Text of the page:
"Hi, this is Kit Bond and I'm here to annoy the crap out of you!"

Column written by Martha Throebeck on Saturday, November 2, 2002

from the there's-got-to-be-a-better-way dept.

It's a heated mid-term election. The winning party will enjoy opportunities in the next two years for pork-barrel spending that exceed their wildest fantasies. The losers go home in defeat unless they can find a way overturn the results of the election through the creative use of lawsuits and fraud.

The Republicans see this election as an opportunity to thumb their nose at history and gain seats in Congress during the tenure of a sitting GOP President. The Democrats hope they can retain enough seats so that they can withstand the next two years until they can find a way to sneak one of their own into the White House.

As a result, potential voters in every state -- particularly Missouri -- have been inundated with a never-ending stream of pre-recorded, annoying telemarketing calls. In the opinion of this biased reporter, this scorched-earth policy of annoying everybody is the political equivalent of shooting yourself in the foot... repeatedly.

Here is what my morning has been like:

  • 9:01 AM -- Phone rings. "Hello, this is Amy from the Coalition Of Associated Missouruh Taxpayers That Formed A PAC To Avoid Federal Election Laws. Our organization recognizes the contributions Jim Talent has made toward reforming our tax laws and we hope that you support his candidacy for US Senate..."

  • 9:03 AM -- Phone ring. "Hello, this is Amy from the Coalition...". Hang up phone.

  • 9:13 AM -- Phone rings. "Hi, this is Kit Bond and I would like to urge your continued support for Republican candidates in this critical election..." Hang up phone in fit of angry rage.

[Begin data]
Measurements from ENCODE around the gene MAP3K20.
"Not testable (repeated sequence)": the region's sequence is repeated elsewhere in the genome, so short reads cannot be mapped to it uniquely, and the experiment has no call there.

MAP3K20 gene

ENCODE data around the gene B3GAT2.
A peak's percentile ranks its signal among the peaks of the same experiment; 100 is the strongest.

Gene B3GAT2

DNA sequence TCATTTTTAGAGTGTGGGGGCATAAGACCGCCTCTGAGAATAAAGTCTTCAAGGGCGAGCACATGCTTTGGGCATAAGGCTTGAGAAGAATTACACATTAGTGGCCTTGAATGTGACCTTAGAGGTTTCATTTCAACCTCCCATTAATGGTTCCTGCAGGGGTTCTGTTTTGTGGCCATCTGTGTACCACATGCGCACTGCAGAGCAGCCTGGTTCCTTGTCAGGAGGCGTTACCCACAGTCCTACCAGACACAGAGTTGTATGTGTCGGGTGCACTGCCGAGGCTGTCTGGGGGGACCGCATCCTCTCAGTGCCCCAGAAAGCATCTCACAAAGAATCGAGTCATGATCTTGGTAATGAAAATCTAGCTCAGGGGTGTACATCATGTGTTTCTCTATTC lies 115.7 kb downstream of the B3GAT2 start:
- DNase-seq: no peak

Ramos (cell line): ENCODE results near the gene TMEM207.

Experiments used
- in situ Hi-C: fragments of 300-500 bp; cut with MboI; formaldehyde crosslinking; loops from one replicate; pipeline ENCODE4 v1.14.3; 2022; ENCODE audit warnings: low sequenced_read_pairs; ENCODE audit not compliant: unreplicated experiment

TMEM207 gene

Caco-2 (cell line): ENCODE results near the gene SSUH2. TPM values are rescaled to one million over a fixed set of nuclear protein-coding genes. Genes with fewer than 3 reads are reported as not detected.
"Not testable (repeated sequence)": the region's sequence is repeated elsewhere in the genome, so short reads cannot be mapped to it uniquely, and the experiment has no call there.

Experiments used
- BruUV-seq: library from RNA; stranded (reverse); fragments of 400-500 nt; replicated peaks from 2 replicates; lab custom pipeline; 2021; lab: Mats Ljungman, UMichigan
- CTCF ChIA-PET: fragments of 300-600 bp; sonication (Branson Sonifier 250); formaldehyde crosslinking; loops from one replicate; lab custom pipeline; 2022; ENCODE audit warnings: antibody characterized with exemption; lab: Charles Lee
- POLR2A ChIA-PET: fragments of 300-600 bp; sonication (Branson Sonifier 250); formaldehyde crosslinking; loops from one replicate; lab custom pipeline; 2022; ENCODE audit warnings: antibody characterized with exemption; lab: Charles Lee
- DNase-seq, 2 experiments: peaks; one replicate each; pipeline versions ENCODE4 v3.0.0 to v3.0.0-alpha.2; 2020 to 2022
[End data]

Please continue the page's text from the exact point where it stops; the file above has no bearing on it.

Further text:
• 9:20 AM -- Phone rings. Pick it up and answer, "[Expletive], if this is another [expletive] political call, I'm going to take this [expletive] phone and shove it up your ass!" Voice at other end turns out to be my mother who advises me to wash out mouth with soap.

  • 10:15 AM -- Phone rings. "Hello, this is Amy from..." Hang up phone in rage, breaking phone cradle. Find replacement rotary phone from attic and plug it in.

  • 10:32 AM -- Phone rings. "Hello, this is Bill Clinton, America's first black President, calling in support of the Democratic candidate for New York Governor..." Yell in response, "I live in Missouri, you intern-bonking, scandal-loving, truth-impaired liberal freak!" Hang up phone in disgust.

  • 10:47 AM -- Phone rings. "Good morning, this is Bob from the Missouruh Campaign To Elect Jim Talent, and I would...".

  • 11:01 AM -- Phone rings. "Hello, this is Julie from the Bogby Research Company. We are taking a poll to see which Senate candidate you will vote for this Tuesday..." Repond, "I was voting Republican, but after all of the unsolicited phone calls I've received this morning, I'm voting for the Libertarian -- whatever his name is!"

  • 11:03 AM -- Phone rings. "Hi, this is Eric on behalf of the Libertarian Party. We would like you to please consider voting for our candidate for US Senate, whatever his name is..." Hang-up phone. Drive to nearest mental institute and check myself in.

I can't possibly be the only Missouri resident driven to distraction at the hands of political candidates who would do anything to get elected. The TV commercials, junk mail, and spam email are bad enough.

Of course, Missouri has a "No-Call List", but political campaigns (and many companies) were granted exemptions large enough to drive a double-wide through. While I have received fewer telemarketing calls recently as a result of the law, this also means my phone line is less likely to be busy when a political campaign calls, and I am more likely to answer it thinking it might be an actual, bona-fide call from a real, breathing human instead of a machine. As a result, Missouri's "No-Call List" has been a boon to politicians that enjoy annoying the crap out of their constituents through the use of telemarketing.

What Missouri voters need is an option on our ballots to vote for "None of the Above" so we can send a clear signal to these bastards that we've had it up to here with their attempts to waste our time and dominate our lives.

At least Mr. None of the Above won't try to call us during dinner.